Fractional reserve banking is the current form of mainstream banking in all countries worldwide.  All banks are able to loan funds multiple times on a single deposit. For instance, if you deposit $100 in a savings account, the bank can legally loan that amount 3 or more times, creating $300 of extra “money” in the process. Banks are only required by law to keep between 3-10% of depositor’s money in the accounts. The rest, they can loan. This is just one form of money storage and creation and is considered a "debt based economy" because money is created via debt. (http://money.howstuffworks.com/fed8.htm)

Genuine wealth indicator Economist Mark Anielski has developed a framework to measure wealth more sustainably than our current system does. He insists that we need to consider five types of capital to be able to accurately determine the state of our wealth. These are: Social, human, natural, manufactured, and economic/financial capital. Each of these must be conserved or increased to maintain or increase genuine wealth. He has developed guidelines and benchmarks for measuring these forms of capital, and outlines the process along with other ideas for economic reform in his book “The Economics of Happiness.” 

Gift economy A system in which goods and services are freely given with no thought of immediate or direct return or exchange. Some indigenous cultures have operated on this basis of exchange. Examples of gift economics are freecycle, Really Free Markets, volunteerism, etc. This is a workable system when enough people practice it.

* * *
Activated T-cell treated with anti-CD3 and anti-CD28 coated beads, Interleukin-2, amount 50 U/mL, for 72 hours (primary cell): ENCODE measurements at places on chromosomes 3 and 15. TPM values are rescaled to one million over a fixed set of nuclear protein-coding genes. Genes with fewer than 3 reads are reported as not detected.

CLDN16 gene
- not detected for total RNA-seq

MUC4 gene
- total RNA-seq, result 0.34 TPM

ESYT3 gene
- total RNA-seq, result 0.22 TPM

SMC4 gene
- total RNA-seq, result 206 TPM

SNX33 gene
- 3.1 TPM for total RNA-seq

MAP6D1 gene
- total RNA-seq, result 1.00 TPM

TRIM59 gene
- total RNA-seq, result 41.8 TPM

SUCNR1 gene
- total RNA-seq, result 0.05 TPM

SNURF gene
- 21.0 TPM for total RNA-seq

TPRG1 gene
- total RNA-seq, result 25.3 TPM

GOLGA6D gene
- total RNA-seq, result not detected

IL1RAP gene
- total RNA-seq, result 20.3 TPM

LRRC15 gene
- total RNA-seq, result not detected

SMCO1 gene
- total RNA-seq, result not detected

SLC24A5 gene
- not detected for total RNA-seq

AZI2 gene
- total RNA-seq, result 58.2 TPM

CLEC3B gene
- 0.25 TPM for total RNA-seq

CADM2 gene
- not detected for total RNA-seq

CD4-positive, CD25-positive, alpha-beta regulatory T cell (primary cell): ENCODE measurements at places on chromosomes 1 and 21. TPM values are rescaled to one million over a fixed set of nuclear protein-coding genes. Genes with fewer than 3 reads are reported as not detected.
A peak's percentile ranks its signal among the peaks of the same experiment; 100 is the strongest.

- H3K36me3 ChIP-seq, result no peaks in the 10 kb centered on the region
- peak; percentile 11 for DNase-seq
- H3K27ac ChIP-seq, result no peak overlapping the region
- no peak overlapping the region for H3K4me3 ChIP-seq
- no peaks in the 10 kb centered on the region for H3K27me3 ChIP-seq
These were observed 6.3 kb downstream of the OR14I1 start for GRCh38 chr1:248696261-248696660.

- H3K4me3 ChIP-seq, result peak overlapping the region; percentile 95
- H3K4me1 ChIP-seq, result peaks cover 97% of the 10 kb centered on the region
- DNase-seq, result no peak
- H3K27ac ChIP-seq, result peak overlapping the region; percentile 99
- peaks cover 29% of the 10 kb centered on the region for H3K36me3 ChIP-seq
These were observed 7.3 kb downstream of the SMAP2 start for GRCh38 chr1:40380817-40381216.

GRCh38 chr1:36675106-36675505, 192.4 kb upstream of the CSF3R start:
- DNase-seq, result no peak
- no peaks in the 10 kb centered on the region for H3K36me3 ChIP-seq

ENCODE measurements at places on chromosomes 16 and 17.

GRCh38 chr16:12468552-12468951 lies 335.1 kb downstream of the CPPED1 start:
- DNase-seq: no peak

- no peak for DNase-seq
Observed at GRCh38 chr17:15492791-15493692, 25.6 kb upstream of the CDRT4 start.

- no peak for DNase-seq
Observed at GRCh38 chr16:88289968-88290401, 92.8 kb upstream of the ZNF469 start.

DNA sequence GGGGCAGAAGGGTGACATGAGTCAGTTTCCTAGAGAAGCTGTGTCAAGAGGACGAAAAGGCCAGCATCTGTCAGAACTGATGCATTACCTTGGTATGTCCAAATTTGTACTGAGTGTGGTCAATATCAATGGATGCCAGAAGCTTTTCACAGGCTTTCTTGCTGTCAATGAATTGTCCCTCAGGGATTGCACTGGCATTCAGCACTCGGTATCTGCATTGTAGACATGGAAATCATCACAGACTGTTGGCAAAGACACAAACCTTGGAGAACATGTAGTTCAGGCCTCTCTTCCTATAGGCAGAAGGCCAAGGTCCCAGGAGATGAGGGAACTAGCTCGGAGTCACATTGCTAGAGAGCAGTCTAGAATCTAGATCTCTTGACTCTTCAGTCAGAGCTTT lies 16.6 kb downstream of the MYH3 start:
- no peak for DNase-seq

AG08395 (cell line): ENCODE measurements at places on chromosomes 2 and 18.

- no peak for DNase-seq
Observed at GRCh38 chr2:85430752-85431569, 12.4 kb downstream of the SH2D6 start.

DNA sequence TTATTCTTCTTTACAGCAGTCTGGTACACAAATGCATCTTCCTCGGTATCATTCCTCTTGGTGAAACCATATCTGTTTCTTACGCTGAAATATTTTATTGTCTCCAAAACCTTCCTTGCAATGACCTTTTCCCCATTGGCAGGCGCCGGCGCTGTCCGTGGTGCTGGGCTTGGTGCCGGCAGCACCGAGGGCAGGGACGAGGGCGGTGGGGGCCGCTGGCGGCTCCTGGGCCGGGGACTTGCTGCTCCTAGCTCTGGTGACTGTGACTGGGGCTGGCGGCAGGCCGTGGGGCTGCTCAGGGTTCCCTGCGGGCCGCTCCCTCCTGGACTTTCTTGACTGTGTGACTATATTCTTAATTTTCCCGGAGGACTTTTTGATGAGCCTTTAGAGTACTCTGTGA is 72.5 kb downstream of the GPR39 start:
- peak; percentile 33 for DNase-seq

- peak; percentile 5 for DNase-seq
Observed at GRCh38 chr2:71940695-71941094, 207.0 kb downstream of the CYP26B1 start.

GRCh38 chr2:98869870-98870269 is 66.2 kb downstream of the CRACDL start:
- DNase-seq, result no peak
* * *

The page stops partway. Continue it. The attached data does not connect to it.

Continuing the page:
Impact investments are investments made into companies, organizations, and funds with the intention to generate measurable social and environmental impact alongside a financial return. (Wikipedia)  See also “conscious investing.”

Inflation a persistent, substantial rise in prices, due to an increase in the volume of money in circulation, resulting in the persistent, substantial loss of purchasing power of money.

Land trust A legal arrangement wherein a trustee holds land for the benefit of another. The conditions of the trust dictate what the land can be used for. There are tax and other legal advantages to this form of land ownership. Land trusts are used to create conservation easements, and used by corporations to control large pieces of land. They can also be used to secure land for intentional communities or other projects that may have changing management, that need to maintain original agreements on how the land is to be used.

Life cycle analysis  A “product life-cycle” is the cycle from raw material to disposal, including extraction, transport, processing, distribution, sales, consumption, degradation, and discard. All environmental impacts are measured along the way. Energy used, waste and emissions/pollution, and renewability of raw materials are some of the inputs and outputs that are measured through the entire cycle to determine the impact of a product’s lifecycle. In permaculture, we design systems that produce more than they consume. A life cycle analysis will tell us if we have achieved that goal.